Battlefield V is shipping out to the Pacific theater of World War II, and it's about time!

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Why own a vintage M1 Garand when you can own the vintage M1 Garand?

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Image via Activision

Just before Veterans Day, Activision released Call of Duty: WWII, the latest title in a flagship military first-person-shooter series that’s birthed dozens of games since 2003. This installment was widely hyped — and anticipated — as a return to the franchise's roots. Needless to say, we here at Task & Purpose were eager to review it.

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Photo via Wikimedia Commons

Some good news for surplus rifle lovers broke this week with reports that as many as 86,000 M1 Garands could be returning home. The Civilian Marksmanship Program, or CMP, will soon receive tens of thousands of rifles formerly loaned to the Philippine government.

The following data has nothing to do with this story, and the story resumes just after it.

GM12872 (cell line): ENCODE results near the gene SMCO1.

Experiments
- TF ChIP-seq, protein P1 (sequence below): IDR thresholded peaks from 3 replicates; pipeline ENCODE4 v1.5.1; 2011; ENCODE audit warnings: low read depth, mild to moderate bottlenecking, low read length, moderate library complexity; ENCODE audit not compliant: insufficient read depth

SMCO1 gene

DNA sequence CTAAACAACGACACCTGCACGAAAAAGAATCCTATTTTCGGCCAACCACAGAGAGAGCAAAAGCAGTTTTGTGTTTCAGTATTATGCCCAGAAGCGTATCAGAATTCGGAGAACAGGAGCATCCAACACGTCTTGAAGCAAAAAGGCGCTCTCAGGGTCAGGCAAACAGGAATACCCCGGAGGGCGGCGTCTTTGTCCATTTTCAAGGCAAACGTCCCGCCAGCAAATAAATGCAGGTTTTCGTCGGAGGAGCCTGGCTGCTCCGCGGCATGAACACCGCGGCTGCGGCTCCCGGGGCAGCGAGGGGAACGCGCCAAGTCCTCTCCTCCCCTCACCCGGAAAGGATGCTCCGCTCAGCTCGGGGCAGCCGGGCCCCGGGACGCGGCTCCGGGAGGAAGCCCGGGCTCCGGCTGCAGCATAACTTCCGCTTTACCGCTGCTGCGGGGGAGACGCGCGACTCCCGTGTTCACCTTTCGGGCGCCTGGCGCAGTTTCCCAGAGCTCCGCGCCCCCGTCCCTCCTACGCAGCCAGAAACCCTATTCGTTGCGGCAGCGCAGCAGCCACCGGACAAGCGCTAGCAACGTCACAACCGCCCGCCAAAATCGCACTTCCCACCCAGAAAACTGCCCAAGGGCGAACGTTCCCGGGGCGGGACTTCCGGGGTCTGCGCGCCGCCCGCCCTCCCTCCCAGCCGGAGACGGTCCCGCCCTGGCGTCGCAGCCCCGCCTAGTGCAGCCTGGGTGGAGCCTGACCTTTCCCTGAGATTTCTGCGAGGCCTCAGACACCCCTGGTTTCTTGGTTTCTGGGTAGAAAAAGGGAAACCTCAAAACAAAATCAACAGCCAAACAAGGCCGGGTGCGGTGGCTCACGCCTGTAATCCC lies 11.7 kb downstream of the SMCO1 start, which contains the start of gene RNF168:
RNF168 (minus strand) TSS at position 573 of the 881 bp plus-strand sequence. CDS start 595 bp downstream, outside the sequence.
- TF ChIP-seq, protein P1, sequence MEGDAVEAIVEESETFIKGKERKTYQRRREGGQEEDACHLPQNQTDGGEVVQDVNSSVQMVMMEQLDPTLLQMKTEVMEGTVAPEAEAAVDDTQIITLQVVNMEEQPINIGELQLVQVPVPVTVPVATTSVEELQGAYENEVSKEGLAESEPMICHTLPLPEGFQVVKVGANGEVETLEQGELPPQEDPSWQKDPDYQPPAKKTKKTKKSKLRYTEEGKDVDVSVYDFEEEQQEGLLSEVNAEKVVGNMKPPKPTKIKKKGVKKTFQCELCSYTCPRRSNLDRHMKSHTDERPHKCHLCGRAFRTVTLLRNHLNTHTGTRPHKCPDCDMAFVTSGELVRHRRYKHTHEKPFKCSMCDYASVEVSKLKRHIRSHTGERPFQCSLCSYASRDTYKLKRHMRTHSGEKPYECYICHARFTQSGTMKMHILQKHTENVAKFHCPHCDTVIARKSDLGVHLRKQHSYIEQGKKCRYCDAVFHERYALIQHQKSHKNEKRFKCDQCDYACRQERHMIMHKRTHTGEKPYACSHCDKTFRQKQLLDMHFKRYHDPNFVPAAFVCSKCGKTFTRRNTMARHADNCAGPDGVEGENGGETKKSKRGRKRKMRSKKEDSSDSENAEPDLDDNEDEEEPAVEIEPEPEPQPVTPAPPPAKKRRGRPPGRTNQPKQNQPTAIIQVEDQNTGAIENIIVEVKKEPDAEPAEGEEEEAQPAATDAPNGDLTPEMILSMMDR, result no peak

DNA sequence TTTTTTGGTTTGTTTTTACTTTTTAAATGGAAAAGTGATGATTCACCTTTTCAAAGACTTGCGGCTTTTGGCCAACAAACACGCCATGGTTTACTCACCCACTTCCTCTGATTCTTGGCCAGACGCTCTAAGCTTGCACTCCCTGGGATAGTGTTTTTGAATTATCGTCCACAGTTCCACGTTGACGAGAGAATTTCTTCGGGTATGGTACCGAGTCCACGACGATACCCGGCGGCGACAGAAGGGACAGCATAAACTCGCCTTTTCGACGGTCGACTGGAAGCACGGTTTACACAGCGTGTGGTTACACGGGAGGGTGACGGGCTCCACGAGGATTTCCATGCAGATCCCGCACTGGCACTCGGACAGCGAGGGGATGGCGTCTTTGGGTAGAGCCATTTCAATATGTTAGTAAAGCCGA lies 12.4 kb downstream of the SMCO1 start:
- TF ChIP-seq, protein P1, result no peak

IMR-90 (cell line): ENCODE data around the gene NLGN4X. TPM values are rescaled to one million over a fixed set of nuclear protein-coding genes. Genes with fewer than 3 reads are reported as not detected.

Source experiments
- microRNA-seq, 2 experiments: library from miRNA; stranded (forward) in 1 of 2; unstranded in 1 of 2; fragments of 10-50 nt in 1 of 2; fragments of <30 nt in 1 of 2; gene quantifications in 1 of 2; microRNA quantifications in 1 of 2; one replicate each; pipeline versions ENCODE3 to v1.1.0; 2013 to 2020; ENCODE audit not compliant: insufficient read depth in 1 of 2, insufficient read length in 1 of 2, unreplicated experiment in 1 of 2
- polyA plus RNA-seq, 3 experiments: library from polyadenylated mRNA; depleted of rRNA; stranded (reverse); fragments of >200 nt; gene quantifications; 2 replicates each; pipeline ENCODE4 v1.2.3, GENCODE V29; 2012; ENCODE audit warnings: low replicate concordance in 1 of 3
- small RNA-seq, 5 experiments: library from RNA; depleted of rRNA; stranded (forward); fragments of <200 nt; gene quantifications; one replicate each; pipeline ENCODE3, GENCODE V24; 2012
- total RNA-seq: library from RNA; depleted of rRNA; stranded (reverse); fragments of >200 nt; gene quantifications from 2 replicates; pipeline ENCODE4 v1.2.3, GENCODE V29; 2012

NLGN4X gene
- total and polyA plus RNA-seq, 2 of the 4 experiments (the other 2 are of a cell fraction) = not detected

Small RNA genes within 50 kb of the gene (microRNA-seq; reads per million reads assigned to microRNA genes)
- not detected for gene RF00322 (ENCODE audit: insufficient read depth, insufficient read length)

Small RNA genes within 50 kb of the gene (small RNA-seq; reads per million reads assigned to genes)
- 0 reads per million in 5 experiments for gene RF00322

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Photo via Wikimedia Commons

Vintage military surplus small arms have always been popular among the shooting community. Small arms from both world wars are old enough to classified as “curio and relics” by the  Bureau of Alcohol, Tobacco, Firearms and Explosives, making them easier to obtain. In particular, weapons pivotal in U.S. military history like the M1 Garand and M1903 Springfield still command interest from gun owners; and the Garand can even still be purchased directly from a government-sponsored program.

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When it comes to war movies and combat scenes, there are some things that bring the fourth wall crashing down, at least for military personnel and veterans.

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